I’ve never carried a single-stack pistol. So when RF handed me a single-stack Kahr S9 in 9mm to review, I was on unfamiliar territory. While I appreciate the extra-concealability of a single-stack handgun, is it worth sacrificing capacity for stealth and comfort?
The Kahr S9, part of Kahr Arms S-series which includes the S9 and ST9, combines a matte stainless-steel slide with a black polymer frame. With its undersnout Picatinny rail and front and rear slide serrations, the look is half-tactical, half Bond, James Bond. But with the serial number bolted onto the grip, half-assed.
Both seven-round magazines, the trigger and slide stop are machined from stainless steel to match the slide. The traditional white three-dot sights are a blend of steel (dovetailed in the rear) and plastic (pinned in front).
The Kahr Arms S9 tips the scales at 17 ounces unloaded and the diminutive handgun stretches out at just less than six inches. Taken as a whole, the Worcester wonder is about 3/4 the size and weight of a fully-loaded GLOCK 19.
Where the Kahr pistol excels — its slim grip. The handle’s square stippling pattern — front and back — is aggressive enough to keep the gun in place while firing, but not so sharp as to cause concealed-carry discomfort.
The Kahr’s S9’s trigger guard is undercut; there’s a curve near the front that enables a higher support hand grip. The oversized slide stop is heavily textured for easy release (assuming you don’t slingshot the slide). It also doubles as a takedown pin.
To disassemble the Kahr S9, clear the firearm, pinch the slide slightly back, push out the takedown pin, pull the trigger and pull the slide right off. Push out the extra-large guide rod and solid recoil spring and remove the barrel.
Pop it all back together, function check the gun, load it up and press the double-action trigger. And keep pressing. And keep pressing. At some point, the trigger will break and send lead will downrange.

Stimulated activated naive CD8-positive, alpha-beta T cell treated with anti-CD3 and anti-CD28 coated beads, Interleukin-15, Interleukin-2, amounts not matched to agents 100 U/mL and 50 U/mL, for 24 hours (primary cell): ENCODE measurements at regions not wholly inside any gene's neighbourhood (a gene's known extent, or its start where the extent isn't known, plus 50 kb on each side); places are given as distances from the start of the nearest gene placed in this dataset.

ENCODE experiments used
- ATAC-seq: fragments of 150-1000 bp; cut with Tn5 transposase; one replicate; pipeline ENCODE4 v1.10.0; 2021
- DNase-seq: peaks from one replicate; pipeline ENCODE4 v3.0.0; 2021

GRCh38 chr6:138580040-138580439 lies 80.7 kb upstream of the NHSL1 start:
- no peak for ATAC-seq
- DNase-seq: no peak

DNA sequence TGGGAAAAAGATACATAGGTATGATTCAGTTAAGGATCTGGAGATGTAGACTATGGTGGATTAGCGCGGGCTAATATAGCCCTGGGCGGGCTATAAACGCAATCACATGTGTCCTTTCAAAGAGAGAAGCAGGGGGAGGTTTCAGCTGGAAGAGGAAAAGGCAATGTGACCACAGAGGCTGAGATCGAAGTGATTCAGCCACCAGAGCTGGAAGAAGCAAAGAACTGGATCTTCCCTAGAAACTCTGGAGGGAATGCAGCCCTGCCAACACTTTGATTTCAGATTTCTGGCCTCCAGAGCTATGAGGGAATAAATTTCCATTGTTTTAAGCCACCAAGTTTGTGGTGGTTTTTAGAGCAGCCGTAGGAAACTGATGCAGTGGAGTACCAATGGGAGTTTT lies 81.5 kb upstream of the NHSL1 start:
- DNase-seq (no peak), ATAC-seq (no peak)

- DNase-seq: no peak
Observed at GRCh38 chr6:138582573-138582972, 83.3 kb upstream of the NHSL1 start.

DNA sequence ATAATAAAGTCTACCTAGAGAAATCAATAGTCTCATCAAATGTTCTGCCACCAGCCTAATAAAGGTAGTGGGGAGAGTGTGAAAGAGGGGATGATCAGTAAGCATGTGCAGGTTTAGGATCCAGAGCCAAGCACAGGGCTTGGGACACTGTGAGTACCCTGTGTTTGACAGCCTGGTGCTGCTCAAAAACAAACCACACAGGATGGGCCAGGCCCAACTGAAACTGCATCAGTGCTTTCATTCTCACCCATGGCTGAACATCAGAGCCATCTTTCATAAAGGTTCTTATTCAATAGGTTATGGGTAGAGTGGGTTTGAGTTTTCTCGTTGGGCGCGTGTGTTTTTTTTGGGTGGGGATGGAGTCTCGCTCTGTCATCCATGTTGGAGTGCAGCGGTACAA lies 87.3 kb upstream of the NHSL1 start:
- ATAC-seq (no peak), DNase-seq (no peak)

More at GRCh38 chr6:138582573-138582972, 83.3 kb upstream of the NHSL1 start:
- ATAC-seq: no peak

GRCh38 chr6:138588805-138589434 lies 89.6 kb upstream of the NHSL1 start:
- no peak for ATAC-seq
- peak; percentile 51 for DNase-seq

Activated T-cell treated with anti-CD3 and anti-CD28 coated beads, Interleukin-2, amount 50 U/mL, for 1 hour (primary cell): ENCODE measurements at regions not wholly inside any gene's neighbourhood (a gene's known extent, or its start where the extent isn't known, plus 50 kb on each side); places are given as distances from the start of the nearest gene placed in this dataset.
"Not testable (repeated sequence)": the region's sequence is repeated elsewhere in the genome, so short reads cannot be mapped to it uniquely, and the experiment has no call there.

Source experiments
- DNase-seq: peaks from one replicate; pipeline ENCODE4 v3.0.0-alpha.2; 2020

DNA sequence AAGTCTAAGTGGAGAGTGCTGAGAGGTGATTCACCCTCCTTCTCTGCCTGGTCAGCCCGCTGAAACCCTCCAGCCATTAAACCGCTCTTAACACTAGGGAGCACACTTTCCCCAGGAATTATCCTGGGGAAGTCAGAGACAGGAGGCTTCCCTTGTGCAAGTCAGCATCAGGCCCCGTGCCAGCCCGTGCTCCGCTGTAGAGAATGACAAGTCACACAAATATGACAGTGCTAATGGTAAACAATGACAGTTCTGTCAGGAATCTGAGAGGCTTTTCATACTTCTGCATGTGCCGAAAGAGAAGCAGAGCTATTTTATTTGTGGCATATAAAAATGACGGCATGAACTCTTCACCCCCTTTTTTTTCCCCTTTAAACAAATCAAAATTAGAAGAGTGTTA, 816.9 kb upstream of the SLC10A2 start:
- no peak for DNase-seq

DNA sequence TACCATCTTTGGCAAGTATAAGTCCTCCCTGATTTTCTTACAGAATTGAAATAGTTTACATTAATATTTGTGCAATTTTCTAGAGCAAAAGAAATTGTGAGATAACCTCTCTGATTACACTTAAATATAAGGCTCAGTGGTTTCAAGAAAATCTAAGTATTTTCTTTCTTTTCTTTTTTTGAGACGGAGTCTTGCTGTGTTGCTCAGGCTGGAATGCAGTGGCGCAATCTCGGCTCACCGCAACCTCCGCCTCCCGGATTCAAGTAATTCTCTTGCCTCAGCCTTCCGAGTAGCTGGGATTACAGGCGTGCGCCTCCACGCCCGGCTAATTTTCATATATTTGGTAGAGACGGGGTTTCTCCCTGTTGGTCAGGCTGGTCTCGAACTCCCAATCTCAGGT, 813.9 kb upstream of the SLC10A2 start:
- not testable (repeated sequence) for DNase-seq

The trigger feels like a tuned revolver’s. While the trigger pull is as long as War and Peace, the press is manageable and smooth at 7 pounds. The recoil was sharp, but not painful, firing all the ammo I fed it: Cap Arms 115 gr. FMJ RN, Sellier & Bellot 115 gr. FMJ and Remington 115 gr. JHP High Terminal Performance.
The groupings were what I’d call average at various distances: 3, 5, 7, 15 and 25 yards. At combat distance, the benchmark for a concealed-carry pistol such as it was minute-of-bad-guy all day.
My main issue with the pistol was the magazine release. The base of my thumb on my support hand pressed the magazine release during firing, releasing the magazine. Sometimes it happened after one round, sometimes two, but all the damn time.
Jeremy experienced the same problem, although less frequently (sightly less than once per magazine, even though he was conscious of the problem). The mag release is just too flimsy and the springs too soft.
If I crossed my thumbs as I would for a revolver, as above, I could fire a full magazine without malfunction. And this was the only issue bedeviling the gun through 400 rounds.
Overall, the Kahr S9 is sleek-looking, easy to conceal and shoots accurately enough for the job at hand. However, the magazine issue is unacceptable. Until it’s fixed, the single-stack Kahr S9 doesn’t justify switching from a reliable double stack.
SPECIFICATIONS: Kahr S9 CW DAO pistol
Operation: Trigger cocking DAO; lock breech; “Browning – type” recoil lug; passive striker block; no magazine disconnect
Barrel: 3.6-inch barrel, conventional rifling; 1:10 right-hand twist
Overall Length: 5.9 inches
Height: 4.5 inches
Slide Width: .90 inches
Weight: Pistol 15.8 ounces, Magazine 1.9 ounces
Grips: Textured polymer with ID tag
Sights: Drift adjustable white two-dot rear sight, pinned in polymer front sight
Finish: Black polymer frame with accessory rail, matte stainless-steel slide with front serrations
Magazines: 2 7-round, stainless
RATINGS (out of five stars):
Style * * * * *
The matte stainless steel makes the pistol pop. The front slide serrations and the rail add to the tactical look. A handsome little devil that wouldn’t seem out-of-place in the hands of Bond, James Bond.
It runs flawlessly — except for the fact that the magazine drops out.
Ergonomics * * * *
Thanks to the right-sized handle (for me) and the grip stippling, the gun sits secure in the hands. The curved trigger guard is a welcome feature.
Accuracy * * *
The S9 is as accurate as you’d expect from a small, double-action-only 9mm pistol. But no more.
Customize This * * *
Snout-mounted Picantinny rail welcomes lights, lasers, bayonets, etc. Fiber optic and night sights available.
Overall * *
The double-action trigger is smooth and the ergonomics work for hands both large and small. If the mags stayed put, we’d have a winner. They don’t, so we don’t.